The state legislature’s Cannabis Oversight Commission made the announcement during a Thursday meeting.
333,886 simple marijuana possession conviction records were previously sealed after the state enacted a measure in 2020 to decriminalize low-level marijuana possession offenses.
Earlier this year, lawmakers enacted House Bill 2113, to establish a process for the automatic expungement of past criminal records for certain marijuana convictions. Expungement (larger sealing in court, local law enforcement, and private databases) of these offenses will occur after the courts implement needed software updates.
“These initial record sealings by Virginia State Police are a small step toward righting the wrongs of cannabis prohibition,” said NORML Development Director, JM Pedini, who also serves as Virginia NORML Executive Director. There remains much work to be done to permanently remove these stains from Virginians’ records, and we’re committed to continuing our efforts in the 2022 General Assembly to help expedite that process.”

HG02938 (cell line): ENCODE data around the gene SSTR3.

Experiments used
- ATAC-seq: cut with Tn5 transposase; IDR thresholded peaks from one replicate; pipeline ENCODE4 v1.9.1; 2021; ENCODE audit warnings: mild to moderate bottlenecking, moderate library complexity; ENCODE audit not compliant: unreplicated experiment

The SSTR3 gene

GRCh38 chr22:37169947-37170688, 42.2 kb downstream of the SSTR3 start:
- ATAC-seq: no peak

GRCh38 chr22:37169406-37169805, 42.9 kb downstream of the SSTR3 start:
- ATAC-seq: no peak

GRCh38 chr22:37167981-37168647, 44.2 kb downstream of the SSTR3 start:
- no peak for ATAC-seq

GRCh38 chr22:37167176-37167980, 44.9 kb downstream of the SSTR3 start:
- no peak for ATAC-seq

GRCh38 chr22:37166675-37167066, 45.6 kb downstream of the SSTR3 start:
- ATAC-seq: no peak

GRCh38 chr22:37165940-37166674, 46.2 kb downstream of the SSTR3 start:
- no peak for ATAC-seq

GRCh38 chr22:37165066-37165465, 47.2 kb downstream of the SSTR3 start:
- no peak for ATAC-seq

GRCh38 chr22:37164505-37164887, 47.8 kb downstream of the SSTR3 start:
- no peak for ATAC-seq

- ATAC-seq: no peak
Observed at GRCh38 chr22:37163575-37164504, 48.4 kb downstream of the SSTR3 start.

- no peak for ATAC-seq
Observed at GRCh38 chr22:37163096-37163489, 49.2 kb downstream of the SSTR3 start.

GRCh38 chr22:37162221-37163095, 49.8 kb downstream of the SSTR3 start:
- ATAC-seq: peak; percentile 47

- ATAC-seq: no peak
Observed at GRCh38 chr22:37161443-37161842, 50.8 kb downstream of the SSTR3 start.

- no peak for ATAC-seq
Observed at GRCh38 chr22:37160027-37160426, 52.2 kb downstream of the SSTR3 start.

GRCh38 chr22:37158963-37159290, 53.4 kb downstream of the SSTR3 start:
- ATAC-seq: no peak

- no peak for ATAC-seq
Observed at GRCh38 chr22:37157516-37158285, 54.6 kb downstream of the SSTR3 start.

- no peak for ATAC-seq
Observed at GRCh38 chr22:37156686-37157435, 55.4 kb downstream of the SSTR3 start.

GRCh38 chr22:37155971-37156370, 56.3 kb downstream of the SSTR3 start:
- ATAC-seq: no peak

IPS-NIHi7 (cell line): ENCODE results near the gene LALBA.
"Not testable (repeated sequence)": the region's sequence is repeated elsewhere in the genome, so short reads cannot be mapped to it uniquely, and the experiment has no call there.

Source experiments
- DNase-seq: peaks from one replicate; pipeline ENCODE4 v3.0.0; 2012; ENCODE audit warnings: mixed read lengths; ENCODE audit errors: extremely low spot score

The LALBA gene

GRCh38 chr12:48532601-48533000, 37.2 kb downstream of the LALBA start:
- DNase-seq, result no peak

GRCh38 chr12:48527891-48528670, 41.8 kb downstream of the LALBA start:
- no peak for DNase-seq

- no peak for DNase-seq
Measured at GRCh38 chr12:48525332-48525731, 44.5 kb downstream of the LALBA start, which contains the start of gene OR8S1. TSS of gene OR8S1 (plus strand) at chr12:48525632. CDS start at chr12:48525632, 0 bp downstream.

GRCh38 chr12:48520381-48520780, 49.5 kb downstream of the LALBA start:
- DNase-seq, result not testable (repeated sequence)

Virginia is one of several states in recent months to automatically review and vacate marijuana-specific criminal records. In Illinois, officials have moved to expunge an estimated 500,000 marijuana-related records. California officials have cleared nearly 200,000 records, and New Jersey courts have expunged over 362,000 records.
In several other states – including Colorado, Nevada, and Washington – public officials granted pardons to tens of thousands of citizens with cannabis convictions.
More than a dozen states that have enacted legislation explicitly permitting or facilitating the process of having past marijuana convictions expunged, vacated, otherwise set aside, or sealed from public view.